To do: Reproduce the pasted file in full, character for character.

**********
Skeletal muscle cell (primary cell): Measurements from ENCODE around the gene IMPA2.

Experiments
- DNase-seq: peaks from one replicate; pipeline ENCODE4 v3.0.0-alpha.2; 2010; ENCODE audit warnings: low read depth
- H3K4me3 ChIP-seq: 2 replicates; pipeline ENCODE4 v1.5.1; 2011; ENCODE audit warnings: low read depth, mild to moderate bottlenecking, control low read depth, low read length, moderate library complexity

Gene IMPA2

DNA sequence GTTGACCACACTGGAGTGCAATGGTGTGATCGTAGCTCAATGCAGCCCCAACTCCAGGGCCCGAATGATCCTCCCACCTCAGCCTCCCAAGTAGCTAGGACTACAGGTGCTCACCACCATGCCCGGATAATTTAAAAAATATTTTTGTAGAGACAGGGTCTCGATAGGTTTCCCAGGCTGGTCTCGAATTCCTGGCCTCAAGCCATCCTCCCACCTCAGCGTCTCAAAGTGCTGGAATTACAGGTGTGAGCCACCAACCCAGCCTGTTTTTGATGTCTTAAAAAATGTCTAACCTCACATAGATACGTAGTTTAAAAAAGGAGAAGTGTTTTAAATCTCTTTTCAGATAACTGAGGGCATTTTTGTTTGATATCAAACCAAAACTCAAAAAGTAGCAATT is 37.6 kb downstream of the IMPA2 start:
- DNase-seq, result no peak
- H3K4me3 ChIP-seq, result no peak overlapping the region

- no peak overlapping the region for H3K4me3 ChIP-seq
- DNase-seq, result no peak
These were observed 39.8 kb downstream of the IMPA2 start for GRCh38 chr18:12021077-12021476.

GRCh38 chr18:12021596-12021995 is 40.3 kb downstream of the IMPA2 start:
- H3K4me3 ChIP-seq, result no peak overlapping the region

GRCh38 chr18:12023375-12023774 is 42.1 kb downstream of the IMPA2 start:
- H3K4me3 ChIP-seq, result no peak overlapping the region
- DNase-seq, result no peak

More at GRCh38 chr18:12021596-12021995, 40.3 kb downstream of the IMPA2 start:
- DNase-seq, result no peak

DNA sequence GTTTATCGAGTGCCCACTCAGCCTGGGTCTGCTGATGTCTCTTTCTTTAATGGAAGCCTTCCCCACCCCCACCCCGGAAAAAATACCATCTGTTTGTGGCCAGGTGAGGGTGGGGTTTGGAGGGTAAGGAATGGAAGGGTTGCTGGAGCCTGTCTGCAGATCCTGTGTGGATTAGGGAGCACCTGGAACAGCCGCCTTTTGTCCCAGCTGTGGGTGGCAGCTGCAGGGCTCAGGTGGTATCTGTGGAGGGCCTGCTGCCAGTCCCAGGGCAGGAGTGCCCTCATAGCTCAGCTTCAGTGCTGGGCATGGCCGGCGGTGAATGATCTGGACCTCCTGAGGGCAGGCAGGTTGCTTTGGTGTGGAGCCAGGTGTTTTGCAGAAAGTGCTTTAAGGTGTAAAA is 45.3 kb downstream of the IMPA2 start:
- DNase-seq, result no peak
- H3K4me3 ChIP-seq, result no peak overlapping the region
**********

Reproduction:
Skeletal muscle cell (primary cell): Measurements from ENCODE around the gene IMPA2.

Experiments
- DNase-seq: peaks from one replicate; pipeline ENCODE4 v3.0.0-alpha.2; 2010; ENCODE audit warnings: low read depth
- H3K4me3 ChIP-seq: 2 replicates; pipeline ENCODE4 v1.5.1; 2011; ENCODE audit warnings: low read depth, mild to moderate bottlenecking, control low read depth, low read length, moderate library complexity

Gene IMPA2

DNA sequence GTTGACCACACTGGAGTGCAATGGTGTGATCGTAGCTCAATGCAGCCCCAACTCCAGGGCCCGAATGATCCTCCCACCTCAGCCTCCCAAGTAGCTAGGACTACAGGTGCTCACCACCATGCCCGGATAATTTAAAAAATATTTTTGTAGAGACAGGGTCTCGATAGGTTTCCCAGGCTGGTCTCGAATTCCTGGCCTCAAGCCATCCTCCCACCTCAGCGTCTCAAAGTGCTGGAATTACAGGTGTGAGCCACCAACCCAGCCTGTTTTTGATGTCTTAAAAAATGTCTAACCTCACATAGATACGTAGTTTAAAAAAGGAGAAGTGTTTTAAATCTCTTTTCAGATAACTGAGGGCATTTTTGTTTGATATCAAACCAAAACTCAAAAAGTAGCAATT is 37.6 kb downstream of the IMPA2 start:
- DNase-seq, result no peak
- H3K4me3 ChIP-seq, result no peak overlapping the region

- no peak overlapping the region for H3K4me3 ChIP-seq
- DNase-seq, result no peak
These were observed 39.8 kb downstream of the IMPA2 start for GRCh38 chr18:12021077-12021476.

GRCh38 chr18:12021596-12021995 is 40.3 kb downstream of the IMPA2 start:
- H3K4me3 ChIP-seq, result no peak overlapping the region

GRCh38 chr18:12023375-12023774 is 42.1 kb downstream of the IMPA2 start:
- H3K4me3 ChIP-seq, result no peak overlapping the region
- DNase-seq, result no peak

More at GRCh38 chr18:12021596-12021995, 40.3 kb downstream of the IMPA2 start:
- DNase-seq, result no peak

DNA sequence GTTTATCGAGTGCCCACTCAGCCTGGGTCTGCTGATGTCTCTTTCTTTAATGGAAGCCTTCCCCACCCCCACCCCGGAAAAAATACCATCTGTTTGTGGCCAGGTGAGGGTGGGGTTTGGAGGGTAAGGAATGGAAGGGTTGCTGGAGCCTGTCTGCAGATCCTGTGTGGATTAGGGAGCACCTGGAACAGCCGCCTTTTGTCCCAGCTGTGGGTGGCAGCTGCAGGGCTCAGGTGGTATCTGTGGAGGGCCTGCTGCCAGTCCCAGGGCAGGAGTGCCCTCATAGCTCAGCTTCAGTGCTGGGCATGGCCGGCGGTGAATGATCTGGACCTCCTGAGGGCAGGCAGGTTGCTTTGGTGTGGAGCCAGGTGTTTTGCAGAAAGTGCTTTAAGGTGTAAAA is 45.3 kb downstream of the IMPA2 start:
- DNase-seq, result no peak
- H3K4me3 ChIP-seq, result no peak overlapping the region